Not all futures contracts succeed in gaining trader adoption. Exchanges try to list many contracts. They then quietly delist those that languish in obscurity. Successful launches are rare. Creation of whole new categories of contracts is even rarer and happens about once per decade. The 1970s saw adoption of currency and interest rate futures and the 1980s followed with equity index futures. The 1990s were a fallow decade, and the only successful category launch in the decade of 2000s came from CBOE’s listing of VIX volatility futures.

This month, May 2021, brings the 15 year anniversary of the launch of real estate futures in the US. Based on the Case-Shiller home price index, CME listed futures contracts on house prices in the top 10 US urban areas, as well as a future contract on the composite index covering all of the United States. The timing would seem to be perfect. The US was going through an unprecedented housing bubble that was followed by the biggest bust in history. Real estate futures would allow banks, mortgage companies, housebuilders, and real estate investors to hedge the market risk and protect them from a downturn.

Case-Shiller index since inception

Yet the market gained no traction. Nobody traded house price futures, nobody hedged their exposure, and we ended up instead with the global financial crisis. Unhedged banks and speculators were going bankrupt left and right, the financial system seized up and we came within a hair’s breadth of total collapse. Rather than reducing their risks, the world’s financiers chose to lever up over and over in a mad carnival of greed.

And when the housing bubble collapsed, they were bailed out.

Even now, 12 years after the crisis, it’s not entirely clear how much money did the government pump into the financial system to save it. Estimates range from $700 billion on the low side (which is just the size of the direct commitment of the U.S. TARP program) to $29 trillion on the high side. We’ll never really know the exact number because it’s in nobody’s interest to reopen this can of worms.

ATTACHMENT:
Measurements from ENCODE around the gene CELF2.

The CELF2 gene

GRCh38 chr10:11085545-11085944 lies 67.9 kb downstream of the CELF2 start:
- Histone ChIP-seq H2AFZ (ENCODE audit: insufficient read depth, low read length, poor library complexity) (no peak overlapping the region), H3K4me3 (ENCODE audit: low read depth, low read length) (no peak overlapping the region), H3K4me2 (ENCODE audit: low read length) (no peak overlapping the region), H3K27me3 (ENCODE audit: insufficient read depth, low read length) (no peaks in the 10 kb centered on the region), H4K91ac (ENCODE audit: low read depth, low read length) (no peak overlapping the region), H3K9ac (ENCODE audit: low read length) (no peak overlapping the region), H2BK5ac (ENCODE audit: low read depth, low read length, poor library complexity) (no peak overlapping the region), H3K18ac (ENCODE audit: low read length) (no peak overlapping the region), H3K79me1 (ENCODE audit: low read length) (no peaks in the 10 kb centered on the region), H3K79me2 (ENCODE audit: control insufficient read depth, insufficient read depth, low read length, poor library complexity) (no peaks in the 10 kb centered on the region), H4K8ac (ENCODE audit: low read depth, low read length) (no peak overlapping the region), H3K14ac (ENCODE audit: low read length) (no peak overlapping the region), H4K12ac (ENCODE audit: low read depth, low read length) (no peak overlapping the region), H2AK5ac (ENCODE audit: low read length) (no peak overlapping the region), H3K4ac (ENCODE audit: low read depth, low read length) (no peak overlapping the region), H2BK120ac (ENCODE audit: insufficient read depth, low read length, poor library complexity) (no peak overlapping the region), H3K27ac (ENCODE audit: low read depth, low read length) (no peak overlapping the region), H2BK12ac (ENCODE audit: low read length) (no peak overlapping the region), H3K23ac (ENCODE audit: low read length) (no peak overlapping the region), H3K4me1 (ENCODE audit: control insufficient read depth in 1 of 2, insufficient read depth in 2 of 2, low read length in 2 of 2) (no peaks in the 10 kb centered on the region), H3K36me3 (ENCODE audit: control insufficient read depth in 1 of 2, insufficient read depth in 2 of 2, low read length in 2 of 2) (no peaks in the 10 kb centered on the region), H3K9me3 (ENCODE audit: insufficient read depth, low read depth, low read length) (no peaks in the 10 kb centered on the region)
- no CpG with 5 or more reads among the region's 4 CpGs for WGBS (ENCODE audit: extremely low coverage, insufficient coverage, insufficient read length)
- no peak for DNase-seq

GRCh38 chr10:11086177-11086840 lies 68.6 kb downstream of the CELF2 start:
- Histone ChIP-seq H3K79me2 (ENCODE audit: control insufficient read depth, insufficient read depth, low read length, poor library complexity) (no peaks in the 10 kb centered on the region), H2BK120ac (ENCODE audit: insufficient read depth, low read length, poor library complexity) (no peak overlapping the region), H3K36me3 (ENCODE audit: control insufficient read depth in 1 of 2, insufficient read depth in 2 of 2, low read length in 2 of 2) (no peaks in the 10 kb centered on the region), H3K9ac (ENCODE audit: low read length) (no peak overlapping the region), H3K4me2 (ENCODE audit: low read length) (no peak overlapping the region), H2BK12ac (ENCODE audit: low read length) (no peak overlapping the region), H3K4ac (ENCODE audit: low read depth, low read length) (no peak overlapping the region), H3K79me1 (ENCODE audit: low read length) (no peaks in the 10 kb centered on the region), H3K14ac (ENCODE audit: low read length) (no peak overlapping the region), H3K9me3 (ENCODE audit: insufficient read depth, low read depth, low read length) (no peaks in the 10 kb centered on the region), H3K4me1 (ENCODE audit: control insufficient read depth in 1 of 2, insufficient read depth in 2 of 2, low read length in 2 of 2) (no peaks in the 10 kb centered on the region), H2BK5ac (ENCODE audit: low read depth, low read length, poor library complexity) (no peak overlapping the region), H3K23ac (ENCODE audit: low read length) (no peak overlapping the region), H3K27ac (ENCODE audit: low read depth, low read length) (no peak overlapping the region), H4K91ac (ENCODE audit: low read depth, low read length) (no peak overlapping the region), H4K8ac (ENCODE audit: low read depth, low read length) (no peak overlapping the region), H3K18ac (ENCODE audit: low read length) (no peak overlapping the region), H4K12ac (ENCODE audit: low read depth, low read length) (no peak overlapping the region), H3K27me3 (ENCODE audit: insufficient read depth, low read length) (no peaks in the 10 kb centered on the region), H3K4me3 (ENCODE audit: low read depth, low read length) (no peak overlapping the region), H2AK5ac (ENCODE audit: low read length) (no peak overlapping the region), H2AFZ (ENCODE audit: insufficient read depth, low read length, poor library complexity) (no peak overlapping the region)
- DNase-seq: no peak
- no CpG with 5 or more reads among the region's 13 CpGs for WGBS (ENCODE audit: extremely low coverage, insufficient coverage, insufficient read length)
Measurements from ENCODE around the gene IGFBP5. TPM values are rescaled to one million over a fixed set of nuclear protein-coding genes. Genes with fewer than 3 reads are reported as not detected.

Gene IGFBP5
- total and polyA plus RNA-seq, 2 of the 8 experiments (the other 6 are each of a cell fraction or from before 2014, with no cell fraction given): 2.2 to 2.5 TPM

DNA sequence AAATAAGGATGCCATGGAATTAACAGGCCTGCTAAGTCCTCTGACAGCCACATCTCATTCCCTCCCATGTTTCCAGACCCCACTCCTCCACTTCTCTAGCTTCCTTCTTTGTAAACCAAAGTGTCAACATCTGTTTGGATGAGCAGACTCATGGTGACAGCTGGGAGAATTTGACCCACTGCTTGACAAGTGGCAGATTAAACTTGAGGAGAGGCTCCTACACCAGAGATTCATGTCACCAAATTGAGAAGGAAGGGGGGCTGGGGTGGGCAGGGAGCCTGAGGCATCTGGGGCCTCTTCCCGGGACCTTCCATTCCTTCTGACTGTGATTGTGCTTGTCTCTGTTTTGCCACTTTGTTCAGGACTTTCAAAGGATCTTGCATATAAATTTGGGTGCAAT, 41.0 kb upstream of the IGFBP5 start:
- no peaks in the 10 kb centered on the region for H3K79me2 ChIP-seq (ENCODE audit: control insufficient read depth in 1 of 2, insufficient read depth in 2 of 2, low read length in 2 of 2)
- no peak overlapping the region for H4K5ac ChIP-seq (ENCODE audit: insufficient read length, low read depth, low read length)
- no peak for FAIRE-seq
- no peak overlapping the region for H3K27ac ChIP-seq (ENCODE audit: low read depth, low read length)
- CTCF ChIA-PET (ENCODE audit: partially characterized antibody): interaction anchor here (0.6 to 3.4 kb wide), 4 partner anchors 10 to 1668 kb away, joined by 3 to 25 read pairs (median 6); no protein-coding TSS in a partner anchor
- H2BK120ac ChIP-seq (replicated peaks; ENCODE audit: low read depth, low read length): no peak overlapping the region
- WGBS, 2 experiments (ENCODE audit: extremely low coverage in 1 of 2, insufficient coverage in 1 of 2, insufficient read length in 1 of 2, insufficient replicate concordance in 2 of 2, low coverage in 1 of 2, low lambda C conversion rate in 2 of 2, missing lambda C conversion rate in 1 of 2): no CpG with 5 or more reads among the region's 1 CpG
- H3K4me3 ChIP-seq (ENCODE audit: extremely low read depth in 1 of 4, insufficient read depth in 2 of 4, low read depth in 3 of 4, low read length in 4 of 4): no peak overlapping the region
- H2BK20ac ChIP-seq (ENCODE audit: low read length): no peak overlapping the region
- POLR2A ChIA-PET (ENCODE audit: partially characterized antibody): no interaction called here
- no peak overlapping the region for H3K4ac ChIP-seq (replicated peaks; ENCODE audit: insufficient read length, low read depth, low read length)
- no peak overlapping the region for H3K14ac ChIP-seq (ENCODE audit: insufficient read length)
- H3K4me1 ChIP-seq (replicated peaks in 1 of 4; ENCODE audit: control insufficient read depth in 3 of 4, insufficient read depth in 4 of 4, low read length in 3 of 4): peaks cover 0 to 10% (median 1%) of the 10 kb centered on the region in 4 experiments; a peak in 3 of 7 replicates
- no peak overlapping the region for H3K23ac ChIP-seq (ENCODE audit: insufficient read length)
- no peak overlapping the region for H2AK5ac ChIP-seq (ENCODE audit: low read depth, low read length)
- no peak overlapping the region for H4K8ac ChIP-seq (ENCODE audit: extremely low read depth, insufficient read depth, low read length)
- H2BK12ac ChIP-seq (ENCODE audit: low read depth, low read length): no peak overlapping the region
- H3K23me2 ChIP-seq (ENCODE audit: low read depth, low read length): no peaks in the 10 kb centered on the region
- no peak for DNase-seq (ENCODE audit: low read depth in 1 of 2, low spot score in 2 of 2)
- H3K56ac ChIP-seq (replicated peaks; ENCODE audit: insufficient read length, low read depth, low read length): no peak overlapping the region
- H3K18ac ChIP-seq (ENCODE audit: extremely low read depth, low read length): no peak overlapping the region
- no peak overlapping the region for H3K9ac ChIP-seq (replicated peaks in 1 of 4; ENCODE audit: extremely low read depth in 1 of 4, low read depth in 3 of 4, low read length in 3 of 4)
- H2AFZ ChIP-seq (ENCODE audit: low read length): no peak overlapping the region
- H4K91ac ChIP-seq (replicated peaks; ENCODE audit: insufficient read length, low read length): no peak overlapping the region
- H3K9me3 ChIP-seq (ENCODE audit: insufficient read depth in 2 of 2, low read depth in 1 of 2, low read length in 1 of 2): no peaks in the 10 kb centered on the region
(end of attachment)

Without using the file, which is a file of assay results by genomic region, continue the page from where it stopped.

If all of the world’s central banks come to your rescue when you’re in trouble, why bother hedging?

House price futures lanquished on the CME since then. There’s only one reason they’re still listed: the perseverance of John Dolan, a marketmaker who single-handedly keeps the market alive. John quotes both sides of all the listed contracts, represents half of total open interest, and promotes house price futures relentlessly on his blog. Despite his efforts, annual volume averages less than 200 contracts. With each contract worth less than $100,000, that represents a few dozen houses at best.

John recently published a retrospective look at his experience with house price futures. He’s way more diplomatic than I would be. He graciously acknowledges everybody who made the contracts possible and participated in trading it. He lists the reasons he heard for the low volumes. And he expresses hope that more people will start using the contracts. After all, real estate is, by far, the largest investment for most people, and it is the largest asset class in the US.

We have seen what happens when leveraged unhedged speculation runs rampant in the housing market. Let’s use the tools we have available to prevent a meltdown happening again. Government and central bank balance sheets are stretched enough already. They can’t take another hit of the magnitude of the 2008 crisis. Wider use of house price futures would allow us to manage and price the risks better, give us advance warning of impending problems, and spread the costs of a downturn across willing market participants. It is in all of our interest that they succeed.